To medicate or not to medicate?
Plenty of people who use prescription medication to help them sleep are perfectly well aware that it is not an ideal solution for insomnia, and may well make things worse and add new health problems to the mix in the long run. But what to do? Insomnia is a problem that impacts not only your own life, work and wellbeing, it also has a ripple effect on those who are close to you.
When it comes to sleep recovery, our standard medical system is not very helpful. Hard medication is the only “solution” doctors have at their disposal, and it is a blunt and non-curative one. Worse, these drugs are also highly addictive. The fact that they are meant to be taken for no longer than twenty-one days is rarely shared from doctor to patient. And even then, prescriptions are often extended indefinitely.
Over many years treating patients for their inability to sleep, both at Blue Phoenix Wellness NYC and at Somnus, my dedicated Sleep Clinic in Brooklyn, one thing has been consistently clear. The thing about sleep issues, they do not occur in isolation. They are always linked to and symptomatic of other conditions such as digestive issues, stress, pain and anxiety [links]. Successful treatment depends on getting to the bottom of the big picture.
But meanwhile you need some rest. And this is where herbs provide a wonderful starting point. Good quality herbs form an important part of any long term sleep repair program but the great thing about nearly all of them is, you can start using fine herbal remedies straight away. The following herbs, listed in my book Rewired for Sleep, are very easily available. They may not deal with the deeper rooted problems underlying your insomnia on their own, but they will help you get some fast relief:
Hops (Humulus lupulus):
Hops as a reputation for being a sedative specifically for insomnia due to worry or jangled nerves. Dose: Tea, 1 cup 2-3 x daily; Tincture, 30-40 drops 2-3 x daily.
Valerian (Valeriana officinalis):
Six percent of Americans use Valerian for insomnia, nervousness, and restlessness. Used mainly by those who are having a hard time falling asleep, it’s said to also reduce nighttime waking. May be used in combination with California poppy, skullcap, hops, and passion flower. Dose: Tea, 1 cup; Tincture, 2-5 droppers-full 2-3 x daily.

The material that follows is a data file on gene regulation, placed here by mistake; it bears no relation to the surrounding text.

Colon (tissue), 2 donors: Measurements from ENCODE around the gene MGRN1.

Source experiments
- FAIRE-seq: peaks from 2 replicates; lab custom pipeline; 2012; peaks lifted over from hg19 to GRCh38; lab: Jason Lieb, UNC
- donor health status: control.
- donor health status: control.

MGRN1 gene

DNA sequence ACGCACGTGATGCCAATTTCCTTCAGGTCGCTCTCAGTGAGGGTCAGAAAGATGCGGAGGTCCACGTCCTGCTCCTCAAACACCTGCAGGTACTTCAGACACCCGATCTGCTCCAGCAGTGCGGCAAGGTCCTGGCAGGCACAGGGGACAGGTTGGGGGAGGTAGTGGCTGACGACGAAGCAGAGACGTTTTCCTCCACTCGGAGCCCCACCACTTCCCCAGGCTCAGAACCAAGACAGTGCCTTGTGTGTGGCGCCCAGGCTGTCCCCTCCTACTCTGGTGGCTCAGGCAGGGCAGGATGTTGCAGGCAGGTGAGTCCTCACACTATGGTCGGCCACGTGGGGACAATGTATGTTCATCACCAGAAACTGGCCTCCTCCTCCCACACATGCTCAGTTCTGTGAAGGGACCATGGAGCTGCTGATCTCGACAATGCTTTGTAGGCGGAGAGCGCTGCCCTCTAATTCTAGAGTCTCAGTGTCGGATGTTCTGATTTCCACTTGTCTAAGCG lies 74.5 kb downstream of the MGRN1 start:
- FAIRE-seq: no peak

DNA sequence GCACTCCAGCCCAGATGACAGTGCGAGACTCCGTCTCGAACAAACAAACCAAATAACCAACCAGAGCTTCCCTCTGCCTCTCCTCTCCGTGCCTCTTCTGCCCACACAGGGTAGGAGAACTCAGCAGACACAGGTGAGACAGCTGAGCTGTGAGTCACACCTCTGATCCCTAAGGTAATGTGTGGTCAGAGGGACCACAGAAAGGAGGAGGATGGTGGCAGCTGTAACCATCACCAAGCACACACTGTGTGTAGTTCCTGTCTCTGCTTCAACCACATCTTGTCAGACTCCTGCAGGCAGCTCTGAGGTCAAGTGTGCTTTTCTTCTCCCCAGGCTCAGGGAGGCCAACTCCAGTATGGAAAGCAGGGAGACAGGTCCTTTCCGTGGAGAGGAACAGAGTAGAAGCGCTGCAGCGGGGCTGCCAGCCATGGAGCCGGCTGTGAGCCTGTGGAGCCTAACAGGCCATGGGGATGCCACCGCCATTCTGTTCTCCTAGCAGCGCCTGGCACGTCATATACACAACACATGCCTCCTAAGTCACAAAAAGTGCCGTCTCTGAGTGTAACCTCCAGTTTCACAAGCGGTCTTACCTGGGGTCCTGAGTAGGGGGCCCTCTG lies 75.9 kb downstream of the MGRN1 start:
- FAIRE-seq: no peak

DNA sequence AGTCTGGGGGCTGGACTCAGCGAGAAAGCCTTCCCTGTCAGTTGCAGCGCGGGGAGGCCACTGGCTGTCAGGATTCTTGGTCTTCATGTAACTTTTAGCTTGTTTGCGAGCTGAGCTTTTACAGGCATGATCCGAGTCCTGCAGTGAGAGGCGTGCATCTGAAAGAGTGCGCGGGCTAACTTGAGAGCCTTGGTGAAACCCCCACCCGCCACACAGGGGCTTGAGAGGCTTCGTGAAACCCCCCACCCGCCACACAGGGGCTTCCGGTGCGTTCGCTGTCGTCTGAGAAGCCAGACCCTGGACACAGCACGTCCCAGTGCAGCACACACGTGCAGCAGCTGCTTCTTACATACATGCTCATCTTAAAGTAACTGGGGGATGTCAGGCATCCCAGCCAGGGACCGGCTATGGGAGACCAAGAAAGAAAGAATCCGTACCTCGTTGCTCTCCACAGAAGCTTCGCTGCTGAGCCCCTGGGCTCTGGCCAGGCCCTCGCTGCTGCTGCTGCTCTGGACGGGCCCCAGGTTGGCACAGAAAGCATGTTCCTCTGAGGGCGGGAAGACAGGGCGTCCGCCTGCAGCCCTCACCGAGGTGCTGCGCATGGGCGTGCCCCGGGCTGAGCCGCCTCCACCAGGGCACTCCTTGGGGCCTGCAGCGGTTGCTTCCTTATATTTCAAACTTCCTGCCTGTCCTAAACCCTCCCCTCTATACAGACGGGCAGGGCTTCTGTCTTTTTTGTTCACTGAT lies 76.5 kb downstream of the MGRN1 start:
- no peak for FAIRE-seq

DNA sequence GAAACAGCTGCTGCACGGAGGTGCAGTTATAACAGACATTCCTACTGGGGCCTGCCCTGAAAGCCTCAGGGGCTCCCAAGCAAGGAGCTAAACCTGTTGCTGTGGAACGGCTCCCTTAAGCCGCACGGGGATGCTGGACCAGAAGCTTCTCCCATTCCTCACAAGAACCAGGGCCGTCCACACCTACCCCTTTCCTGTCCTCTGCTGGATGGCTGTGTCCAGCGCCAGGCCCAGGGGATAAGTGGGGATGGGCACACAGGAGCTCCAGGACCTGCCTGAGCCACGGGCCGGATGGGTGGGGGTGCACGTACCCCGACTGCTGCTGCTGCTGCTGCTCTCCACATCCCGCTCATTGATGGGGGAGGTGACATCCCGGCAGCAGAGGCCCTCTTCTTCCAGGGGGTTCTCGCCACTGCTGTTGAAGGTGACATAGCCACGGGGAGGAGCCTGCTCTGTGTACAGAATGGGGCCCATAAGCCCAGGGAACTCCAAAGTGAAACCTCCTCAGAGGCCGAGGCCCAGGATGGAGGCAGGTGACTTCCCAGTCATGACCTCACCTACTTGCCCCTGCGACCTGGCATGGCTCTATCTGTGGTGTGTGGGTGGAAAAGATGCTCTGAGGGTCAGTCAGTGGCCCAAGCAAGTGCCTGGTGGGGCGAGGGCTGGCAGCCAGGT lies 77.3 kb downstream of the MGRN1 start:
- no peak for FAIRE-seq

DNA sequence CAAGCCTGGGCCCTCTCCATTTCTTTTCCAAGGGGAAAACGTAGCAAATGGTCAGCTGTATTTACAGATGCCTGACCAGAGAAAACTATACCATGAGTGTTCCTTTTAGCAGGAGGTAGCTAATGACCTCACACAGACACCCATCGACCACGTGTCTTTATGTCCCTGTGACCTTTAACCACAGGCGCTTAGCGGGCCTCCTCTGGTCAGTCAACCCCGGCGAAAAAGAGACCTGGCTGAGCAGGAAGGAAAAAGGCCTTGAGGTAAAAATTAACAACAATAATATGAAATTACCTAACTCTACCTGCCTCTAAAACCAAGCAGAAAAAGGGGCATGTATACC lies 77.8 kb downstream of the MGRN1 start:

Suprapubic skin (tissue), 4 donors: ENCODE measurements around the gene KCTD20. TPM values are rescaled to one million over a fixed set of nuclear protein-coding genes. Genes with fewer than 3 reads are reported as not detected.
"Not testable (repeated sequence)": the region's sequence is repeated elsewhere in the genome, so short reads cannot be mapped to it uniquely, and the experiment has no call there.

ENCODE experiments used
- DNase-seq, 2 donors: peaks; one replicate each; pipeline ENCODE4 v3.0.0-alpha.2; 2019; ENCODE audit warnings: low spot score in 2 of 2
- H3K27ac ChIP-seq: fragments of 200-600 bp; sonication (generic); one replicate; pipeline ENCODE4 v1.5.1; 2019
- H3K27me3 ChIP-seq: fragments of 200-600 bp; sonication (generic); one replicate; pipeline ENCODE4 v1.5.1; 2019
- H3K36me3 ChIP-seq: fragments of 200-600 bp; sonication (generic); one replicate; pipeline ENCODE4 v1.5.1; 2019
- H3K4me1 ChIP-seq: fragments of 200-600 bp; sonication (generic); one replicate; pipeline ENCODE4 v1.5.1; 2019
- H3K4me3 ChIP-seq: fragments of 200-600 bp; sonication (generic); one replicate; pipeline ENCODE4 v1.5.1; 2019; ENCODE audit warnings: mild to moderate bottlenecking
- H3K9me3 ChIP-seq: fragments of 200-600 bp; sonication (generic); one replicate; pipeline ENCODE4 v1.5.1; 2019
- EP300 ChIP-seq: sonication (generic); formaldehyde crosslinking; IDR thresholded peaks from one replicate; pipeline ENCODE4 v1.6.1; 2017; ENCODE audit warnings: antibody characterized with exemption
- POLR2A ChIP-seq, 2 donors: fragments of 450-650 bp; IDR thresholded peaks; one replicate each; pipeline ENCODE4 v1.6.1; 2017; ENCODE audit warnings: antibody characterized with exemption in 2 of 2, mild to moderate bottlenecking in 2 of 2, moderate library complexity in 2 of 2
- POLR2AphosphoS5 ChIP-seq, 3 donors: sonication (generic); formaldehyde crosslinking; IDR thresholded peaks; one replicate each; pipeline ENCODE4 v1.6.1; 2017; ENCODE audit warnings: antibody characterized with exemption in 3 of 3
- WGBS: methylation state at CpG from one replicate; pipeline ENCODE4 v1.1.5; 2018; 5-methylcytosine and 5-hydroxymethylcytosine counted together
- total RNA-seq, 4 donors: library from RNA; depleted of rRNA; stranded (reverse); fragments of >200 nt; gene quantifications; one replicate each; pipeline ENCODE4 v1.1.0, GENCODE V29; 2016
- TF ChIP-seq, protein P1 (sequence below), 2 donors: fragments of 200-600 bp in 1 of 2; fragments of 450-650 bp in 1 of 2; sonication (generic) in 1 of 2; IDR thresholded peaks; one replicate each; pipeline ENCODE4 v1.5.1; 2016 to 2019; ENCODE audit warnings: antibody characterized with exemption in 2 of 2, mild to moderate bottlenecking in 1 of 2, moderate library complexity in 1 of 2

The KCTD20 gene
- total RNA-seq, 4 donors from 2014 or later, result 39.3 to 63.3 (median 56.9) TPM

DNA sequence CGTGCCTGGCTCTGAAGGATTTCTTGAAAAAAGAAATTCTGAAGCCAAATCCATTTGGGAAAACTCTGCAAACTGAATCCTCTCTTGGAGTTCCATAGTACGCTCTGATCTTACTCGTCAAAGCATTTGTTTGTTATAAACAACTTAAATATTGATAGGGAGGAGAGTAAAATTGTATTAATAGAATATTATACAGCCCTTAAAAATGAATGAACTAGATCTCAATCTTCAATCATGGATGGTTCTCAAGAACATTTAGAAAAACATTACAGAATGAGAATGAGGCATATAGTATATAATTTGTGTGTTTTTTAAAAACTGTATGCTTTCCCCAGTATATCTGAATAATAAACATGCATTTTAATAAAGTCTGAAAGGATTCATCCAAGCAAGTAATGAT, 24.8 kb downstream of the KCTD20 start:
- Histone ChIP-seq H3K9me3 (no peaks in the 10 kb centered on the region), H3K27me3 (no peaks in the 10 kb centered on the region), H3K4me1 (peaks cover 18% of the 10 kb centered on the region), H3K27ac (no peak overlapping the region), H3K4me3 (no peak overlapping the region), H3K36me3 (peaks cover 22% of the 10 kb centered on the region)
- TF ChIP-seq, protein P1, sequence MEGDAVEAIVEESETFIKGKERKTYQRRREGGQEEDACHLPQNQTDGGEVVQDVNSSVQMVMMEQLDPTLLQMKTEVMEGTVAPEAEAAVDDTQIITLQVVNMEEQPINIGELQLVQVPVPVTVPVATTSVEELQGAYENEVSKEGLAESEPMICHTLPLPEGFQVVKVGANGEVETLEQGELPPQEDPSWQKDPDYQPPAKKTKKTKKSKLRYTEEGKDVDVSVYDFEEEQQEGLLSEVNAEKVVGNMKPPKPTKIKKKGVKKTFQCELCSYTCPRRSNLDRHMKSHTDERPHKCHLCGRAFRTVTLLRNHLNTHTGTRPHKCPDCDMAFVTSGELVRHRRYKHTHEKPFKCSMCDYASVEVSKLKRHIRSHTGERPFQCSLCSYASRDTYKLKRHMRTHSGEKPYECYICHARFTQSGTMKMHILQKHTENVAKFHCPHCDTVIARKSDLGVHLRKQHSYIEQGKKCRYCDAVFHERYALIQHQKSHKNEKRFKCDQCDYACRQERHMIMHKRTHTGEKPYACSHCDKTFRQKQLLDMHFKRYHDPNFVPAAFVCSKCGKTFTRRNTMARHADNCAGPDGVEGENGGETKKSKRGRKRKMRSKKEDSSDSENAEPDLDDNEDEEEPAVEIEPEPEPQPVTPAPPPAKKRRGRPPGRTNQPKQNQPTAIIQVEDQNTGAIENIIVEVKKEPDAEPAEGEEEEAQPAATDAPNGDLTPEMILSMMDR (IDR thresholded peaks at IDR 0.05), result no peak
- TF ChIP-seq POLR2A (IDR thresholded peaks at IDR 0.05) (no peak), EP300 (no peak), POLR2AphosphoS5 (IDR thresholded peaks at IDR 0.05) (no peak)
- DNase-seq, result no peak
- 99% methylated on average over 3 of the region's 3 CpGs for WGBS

Kava (Piper methysticum).
Native to the western Pacific region, indigenous cultures have used Kava for over three thousand years. It’s often used to treat sleeplessness, anxiety, depression, and fatigue. Not recommended if you are taking antiplatelet medications; anticoagulants (Coumadin) or antipsychotic medications. Dose: Tea, 1 cup; Tincture, 3-4 droppers full 2-3 x daily.
Safe for children and adults alike. In tea form, it’s often used for insomnia, restlessness, and irritability. Chamomile oil can be put in bath water (5-6 drops) to soothe nerves, diluted to two percent to make an excellent massage oil, or used as an inhalant (S).
Dose: Tea, 1 cup 2-3 x daily; Tincture, 30 drops 3 x daily.
Passionflower has been used for hundreds of years for its ability to reduce anxiety, or stress-related insomnia. Excellent for people experiencing emotional volatility.
The latest kid on the healing block. Cannabidiol is often touted as being able to treat a wide range of conditions, from neurological disorders to chronic pain and depression. Some swear it reduces anxiety and helps them sleep; others report that it has a caffeine-like effect on them. Dosages vary despite what may be indicated. As of this writing, CBD is being given a green light as the new answer to all that ails us. Among the sleep disorders for which it has shown to provide relief are Circadian Rhythm disorders, which often affects people with night-time jobs.
St. John’s Wort (Hypericum perforatum):
A commonly found European herb, many people use St. John’s Wort to alleviate mild depression, as well as for treating chronic insomnia. The herb may increase your skin’s sensitivity to the sun. If you take this herb, try not to expose your skin to direct sunlight. Dose: Tincture, 1/2 to 1 teaspoon 2-3 x daily; powdered extract, 1-2 tablets or capsules 2-3 x daily. Allow 2-3 weeks for the full therapeutic effect to develop.
Can provide mental calmness, decrease anxiety, and ease restless feelings. Often used as a tincture, you take 30-40 drops of it before bed each night.
Cordyceps helps those suffering with stress-induced adrenal fatigue, which is often tied in with insomnia. Traditional healers recommend the fungus/mushroom as a general tonic to improve energy, appetite, and endurance, and to stabilize sleeping patterns.
Rhodiola (Rhodiola Roseae):
In Siberia, it is said, “Those who drink Rhodiola tea regularly will live more than 100 years.” Another useful botanical medicine to support stress management, Rhodiola rosea (arctic root) is a popular plant in traditional medical systems in Asia, where it is used to help combat fatigue and restore energy.
Modern research has confirmed these effects and its adaptogenic qualities. Research in Russia has shown that Rhodiola can increase the levels of serotonin, dopamine, and other neurotransmitters by 30% and decrease the activity of the enzyme which breaks down serotonin and dopamine by 60%. Rhodiola is used in Russia for the treatment of depression and anxiety often without the simultaneous use of Western medical antidepressants.
Why do some suggest that it helps one live more than 100 years? Because Some of Rhodiola’s other beneficial effects are that it increases blood oxygenation, reduces serum cholesterol, improves physical endurance, and increases mental clarity, attention span, memory, and mental performance. No side effects have been reported in clinical trials, but at higher dosages, some individuals might experience greater irritability and insomnia.